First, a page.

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Capital Entertainment Group shuts its doors

An innovative development "incubation" company which was founded by some of the pioneers of the Xbox project with a view to acting as a middleman between publishers and developers has been forced to close due to lack of funding.

An innovative development "incubation" company which was founded by some of the pioneers of the Xbox project with a view to acting as a middleman between publishers and developers has been forced to close due to lack of funding.

Capital Entertainment Group was founded in 2002 by two of the key people behind the Xbox project at Microsoft, namely Seamus Blackley and Kevin Bachus. CEG aimed to sit between developers and publishers, providing funding and guidance for development projects and then selling complete or near-complete projects to publishers - thus freeing up developers to focus on working on the game, and cutting down the amount of input a publisher needed to the development process itself.

The company attracted significant amounts of funding early on, and signed a fairly high profile publishing deal with Sega USA. However, since the company has been fairly quiet - until now, when it has transpired that the group needed an additional $20 to $30 million of funding to continue its work, and has been unable to secure this capital from investors.

It's not known which development studios CEG was working with, or what the status of the projects it was funding are. However, the collapse of the group is not dissimilar to the collapse of a publisher in many respects, and the fallout in the development sector may well be significant if the affected studios cannot secure alternative sources of funding or new projects. CEG still has some cash reserves, which it plans to use to wind down its operations - this may help to cushion the blow to the developers involved.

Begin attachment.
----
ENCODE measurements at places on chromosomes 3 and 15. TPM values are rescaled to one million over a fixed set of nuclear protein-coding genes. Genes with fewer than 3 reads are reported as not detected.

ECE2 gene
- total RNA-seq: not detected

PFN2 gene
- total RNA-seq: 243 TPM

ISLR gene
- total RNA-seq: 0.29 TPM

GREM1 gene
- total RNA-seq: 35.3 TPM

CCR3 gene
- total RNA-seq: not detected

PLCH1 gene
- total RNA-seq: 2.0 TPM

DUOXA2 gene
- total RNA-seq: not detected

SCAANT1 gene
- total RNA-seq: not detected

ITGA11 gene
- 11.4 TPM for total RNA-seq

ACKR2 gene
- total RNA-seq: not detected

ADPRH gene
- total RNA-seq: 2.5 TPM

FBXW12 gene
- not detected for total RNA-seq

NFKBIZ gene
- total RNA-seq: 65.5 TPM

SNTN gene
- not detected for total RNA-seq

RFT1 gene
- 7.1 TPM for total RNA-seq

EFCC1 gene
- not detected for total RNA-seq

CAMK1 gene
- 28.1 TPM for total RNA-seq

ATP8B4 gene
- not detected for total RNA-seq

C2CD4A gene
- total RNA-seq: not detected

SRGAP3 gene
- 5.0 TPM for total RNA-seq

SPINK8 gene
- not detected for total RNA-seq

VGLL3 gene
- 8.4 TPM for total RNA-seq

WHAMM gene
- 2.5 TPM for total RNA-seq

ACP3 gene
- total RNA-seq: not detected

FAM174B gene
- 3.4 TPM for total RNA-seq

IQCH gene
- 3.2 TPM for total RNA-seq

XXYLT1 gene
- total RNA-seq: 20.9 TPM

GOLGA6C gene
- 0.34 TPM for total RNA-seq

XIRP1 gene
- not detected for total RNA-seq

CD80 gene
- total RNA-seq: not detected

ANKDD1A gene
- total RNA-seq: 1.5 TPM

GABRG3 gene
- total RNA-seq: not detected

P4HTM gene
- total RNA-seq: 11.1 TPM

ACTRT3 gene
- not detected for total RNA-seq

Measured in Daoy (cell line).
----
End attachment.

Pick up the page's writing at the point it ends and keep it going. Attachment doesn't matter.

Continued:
The model for publisher-developer relations proposed by CEG is based on a popular business model in the movie industry, and CEG co-founder Kevin Bachus still believes that this model will become popular in the games industry in the near future. "There is no question in my mind that this business model will appear in the games industry in the next three years," he told Mercury News. "The demand is there. The challenge is finding investors who share the appetite for risk."

Seamus Blackley, meanwhile, plans to continue working in broadly the same sector - taking up a job with Creative Artists Agency in Los Angeles, in a role which will see him expanding the agency's work into the games industry. "At CEG, we got a lot of people thinking about the right things in the game industry," he commented. "CAA is the place to carry on the fight."

Further Reading: [Gaming middleman throws in the towel - Mercury News]
Further Reading: [The rise and fall of CEG - Gamespot]

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